Mar 16, 2012|
The rally has been organized by Living Islands Movement (LIM), which argues that the plans for the incinerator are poorly thought-out. Namely, they use the wrong technology, the wrong approach, and the wrong location.
The incinerator will be equipped with the so-called “latest” moving grate technology, which was inspired by a study of Germany’s incinerators six years ago. However, most of these incinerators have since been shut down due to the high levels of dioxins that were emitted. These dioxins were blamed for air, water and food contamination, as well as birth defect.
LIM says that moving grate technology is outdated and dangerous, and demands that the government consider alternative incineration technologies, such as plasma arc, which converts waste into reusable energy.
In fact, the rest of the world is moving against moving grate technology. Earlier this week, Michael Bloomberg rejected moving grate incineration in for New York City, and requested that different incineration technology proposals be put forward.
“75 percent of the year, the winds blow east, from Lantau into Hong Kong and Kowloon,” said Julia Brown, LIM member. “Much of Hong Kong gets its food and water supply from Lantau farms and reservoirs, all of which would be contaminated [by emissions from the incinerator],” she adds. In addition to this, nearby beaches would be greatly affected. Cheung Chau and Lantau’s Cheung Sha beach would no longer be pleasant spots for Hongkongers relax and hang out.
The Environmental Protection Department (EPD) has declared the Soko Islands, which sits in a marine park, an area designated for environmental protection. So why has the EPD also approved the nearby Shek Kuw Chau as a suitable site for the incinerator?
“It [the incinerator] would remove a critical “green lung” [an area of green land within a city which is considered for the environmental benefits it offers] for western Hong Kong,” adds Rosa Ma, Lantau resident and convener for the South Lantau Education Concern Group. “I moved down here for the clean air because I have serious allergies and my daughter suffers from asthma. Being on Lantau has helped us, along with many other families in a similar position. It is crucial for Hong Kong to keep this green lung,” she adds.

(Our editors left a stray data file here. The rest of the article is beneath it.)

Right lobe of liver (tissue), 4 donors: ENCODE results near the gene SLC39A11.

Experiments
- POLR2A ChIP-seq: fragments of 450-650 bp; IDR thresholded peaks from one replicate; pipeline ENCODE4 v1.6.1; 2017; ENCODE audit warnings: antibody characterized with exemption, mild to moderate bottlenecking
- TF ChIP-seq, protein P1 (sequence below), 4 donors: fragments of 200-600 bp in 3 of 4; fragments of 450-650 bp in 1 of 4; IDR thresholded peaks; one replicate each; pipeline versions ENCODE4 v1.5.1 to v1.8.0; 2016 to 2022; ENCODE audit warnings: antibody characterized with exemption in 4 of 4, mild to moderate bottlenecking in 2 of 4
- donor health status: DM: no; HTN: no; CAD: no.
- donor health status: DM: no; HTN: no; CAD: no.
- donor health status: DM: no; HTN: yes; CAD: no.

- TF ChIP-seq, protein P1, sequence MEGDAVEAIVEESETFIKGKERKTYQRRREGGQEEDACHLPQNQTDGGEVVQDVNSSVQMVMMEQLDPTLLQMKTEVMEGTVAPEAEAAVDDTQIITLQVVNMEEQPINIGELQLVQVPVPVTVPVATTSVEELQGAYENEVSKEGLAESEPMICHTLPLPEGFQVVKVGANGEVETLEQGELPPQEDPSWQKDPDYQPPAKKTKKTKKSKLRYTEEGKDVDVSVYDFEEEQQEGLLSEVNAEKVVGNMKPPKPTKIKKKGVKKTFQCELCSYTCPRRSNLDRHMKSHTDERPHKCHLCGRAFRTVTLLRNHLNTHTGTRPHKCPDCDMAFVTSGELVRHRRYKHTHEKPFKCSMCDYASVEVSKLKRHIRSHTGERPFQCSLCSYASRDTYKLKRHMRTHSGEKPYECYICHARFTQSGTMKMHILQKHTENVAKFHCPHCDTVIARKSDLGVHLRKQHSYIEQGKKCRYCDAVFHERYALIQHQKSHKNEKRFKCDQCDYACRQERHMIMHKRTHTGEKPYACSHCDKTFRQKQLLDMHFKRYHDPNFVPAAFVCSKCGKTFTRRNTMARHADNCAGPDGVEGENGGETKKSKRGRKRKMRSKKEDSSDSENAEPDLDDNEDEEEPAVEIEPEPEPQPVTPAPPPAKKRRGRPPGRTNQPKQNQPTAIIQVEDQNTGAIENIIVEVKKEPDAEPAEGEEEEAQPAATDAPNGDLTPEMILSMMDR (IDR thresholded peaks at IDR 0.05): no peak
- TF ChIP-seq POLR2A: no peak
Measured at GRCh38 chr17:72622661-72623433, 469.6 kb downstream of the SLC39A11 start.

LIM argues that a more appropriate area for the incinerator would be the Tsuen Mun waste recovery park, which would cost just HKD $3 billion, whereas building it on the Soko Islands would cost an estimated $13 billion to Hong Kong taxpayers.
LIM argues that there has been gross mal-administration over the incinerator plans, and a lack of public consultation that has deprived Hong Kong citizens a fair opportunity to object.
“This protest rally is the result of deep-felt frustration with the EPD,” says Louise Preston, Chairman of Living Island Movement. “After repeated refusals to answer our questions or hold public consultation meetings, they are plowing ahead with their plans regardless of public opinion.”
“The EPD have consistently lied about their plans, they won’t admit to the costs, they won’t explain about what will happen to other 7,000 tons of waste that Hong Kong produces every day,” adds Mark Parlett, secretary of the LIM.
“This is a typical example of Hong Kong’s high-handed approach to government from the Chief Executive downwards,” he adds.
To join the rally, head to Pier 6, Central, at 3:30pm. Free placards and banners will be provided. Organizers are expecting 1,000 people to attend.
The protest will proceed through Central and conclude at the new Legislative Council headquarters in Tamar where a petition of signatures will be submitted. If possible, the organizers would like for protesters to wear black and/or white.